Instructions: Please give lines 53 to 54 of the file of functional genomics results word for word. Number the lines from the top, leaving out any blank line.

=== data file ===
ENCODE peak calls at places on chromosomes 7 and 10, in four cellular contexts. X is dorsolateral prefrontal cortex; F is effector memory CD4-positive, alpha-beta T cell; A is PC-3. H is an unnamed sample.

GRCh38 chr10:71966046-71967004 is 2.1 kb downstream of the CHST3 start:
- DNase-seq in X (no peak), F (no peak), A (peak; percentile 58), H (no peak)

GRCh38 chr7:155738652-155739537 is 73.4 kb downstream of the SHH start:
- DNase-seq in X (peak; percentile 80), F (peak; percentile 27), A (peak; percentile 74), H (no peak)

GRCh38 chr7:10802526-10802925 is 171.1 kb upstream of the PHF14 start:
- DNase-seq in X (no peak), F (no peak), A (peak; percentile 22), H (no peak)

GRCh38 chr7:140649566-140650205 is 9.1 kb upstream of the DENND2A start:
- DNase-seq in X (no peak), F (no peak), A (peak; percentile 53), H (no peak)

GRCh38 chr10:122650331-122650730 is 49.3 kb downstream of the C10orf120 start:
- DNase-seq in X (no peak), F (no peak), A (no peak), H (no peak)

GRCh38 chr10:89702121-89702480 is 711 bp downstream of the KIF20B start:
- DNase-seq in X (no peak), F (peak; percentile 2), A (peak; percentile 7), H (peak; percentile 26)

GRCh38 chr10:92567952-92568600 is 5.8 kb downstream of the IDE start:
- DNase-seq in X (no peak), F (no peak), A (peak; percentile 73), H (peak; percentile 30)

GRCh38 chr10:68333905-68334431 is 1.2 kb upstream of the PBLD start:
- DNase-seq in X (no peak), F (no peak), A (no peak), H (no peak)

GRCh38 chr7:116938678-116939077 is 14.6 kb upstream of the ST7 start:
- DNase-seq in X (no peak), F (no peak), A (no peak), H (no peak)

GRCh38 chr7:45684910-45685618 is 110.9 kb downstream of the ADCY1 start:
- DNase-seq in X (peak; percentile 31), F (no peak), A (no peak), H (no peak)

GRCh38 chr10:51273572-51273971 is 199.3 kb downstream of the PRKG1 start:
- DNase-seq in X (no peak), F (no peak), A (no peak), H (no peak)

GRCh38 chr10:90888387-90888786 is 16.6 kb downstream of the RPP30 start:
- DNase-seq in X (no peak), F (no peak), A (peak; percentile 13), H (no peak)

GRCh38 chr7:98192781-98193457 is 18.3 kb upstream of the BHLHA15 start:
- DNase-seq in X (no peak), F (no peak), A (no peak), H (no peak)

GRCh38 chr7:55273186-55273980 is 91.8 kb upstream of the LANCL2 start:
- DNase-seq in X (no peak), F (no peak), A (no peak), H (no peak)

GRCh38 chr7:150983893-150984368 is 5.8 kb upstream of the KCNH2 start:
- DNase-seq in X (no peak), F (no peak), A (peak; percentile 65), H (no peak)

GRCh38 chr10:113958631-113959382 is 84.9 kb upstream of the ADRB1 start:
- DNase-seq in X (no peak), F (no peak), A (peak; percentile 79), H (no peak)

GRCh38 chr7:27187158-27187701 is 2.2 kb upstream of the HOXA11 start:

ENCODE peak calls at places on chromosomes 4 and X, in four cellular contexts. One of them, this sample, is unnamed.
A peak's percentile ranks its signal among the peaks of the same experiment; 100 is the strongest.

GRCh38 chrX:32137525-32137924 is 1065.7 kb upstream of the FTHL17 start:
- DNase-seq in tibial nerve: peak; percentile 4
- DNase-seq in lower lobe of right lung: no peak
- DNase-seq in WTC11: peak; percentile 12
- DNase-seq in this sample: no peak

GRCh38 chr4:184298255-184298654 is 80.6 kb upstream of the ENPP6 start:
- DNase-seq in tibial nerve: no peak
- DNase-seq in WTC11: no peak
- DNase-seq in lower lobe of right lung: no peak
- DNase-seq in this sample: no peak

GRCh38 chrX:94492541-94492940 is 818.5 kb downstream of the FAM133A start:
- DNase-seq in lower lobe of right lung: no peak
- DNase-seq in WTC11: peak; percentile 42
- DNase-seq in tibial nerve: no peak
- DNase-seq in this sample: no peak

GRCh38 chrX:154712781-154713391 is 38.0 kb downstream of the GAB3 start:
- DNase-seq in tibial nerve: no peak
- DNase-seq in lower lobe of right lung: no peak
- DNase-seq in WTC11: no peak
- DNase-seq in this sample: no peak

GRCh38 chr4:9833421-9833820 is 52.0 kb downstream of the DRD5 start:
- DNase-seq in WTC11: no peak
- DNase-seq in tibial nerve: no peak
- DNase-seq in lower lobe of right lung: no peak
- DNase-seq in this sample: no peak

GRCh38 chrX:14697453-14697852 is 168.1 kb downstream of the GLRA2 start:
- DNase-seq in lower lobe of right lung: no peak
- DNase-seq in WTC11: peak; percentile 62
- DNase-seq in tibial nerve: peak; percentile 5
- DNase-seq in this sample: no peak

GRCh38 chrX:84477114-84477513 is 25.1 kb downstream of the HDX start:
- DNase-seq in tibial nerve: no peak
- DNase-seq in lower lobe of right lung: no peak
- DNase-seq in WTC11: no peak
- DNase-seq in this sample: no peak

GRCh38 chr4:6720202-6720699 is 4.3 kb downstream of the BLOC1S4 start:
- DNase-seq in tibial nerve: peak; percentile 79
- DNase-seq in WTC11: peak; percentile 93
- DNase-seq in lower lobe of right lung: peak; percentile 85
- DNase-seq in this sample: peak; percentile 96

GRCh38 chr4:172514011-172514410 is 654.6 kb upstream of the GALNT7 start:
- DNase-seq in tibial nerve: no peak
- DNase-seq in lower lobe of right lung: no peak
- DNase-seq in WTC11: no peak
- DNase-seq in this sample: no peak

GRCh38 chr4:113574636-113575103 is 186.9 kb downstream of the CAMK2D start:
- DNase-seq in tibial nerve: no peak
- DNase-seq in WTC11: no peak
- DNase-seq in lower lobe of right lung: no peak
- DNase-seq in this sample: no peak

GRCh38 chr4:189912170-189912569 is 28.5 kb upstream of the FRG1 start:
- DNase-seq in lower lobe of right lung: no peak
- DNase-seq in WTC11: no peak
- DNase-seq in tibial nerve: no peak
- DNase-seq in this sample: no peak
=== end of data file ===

- DNase-seq in tibial nerve: no peak
- DNase-seq in lower lobe of right lung: no peak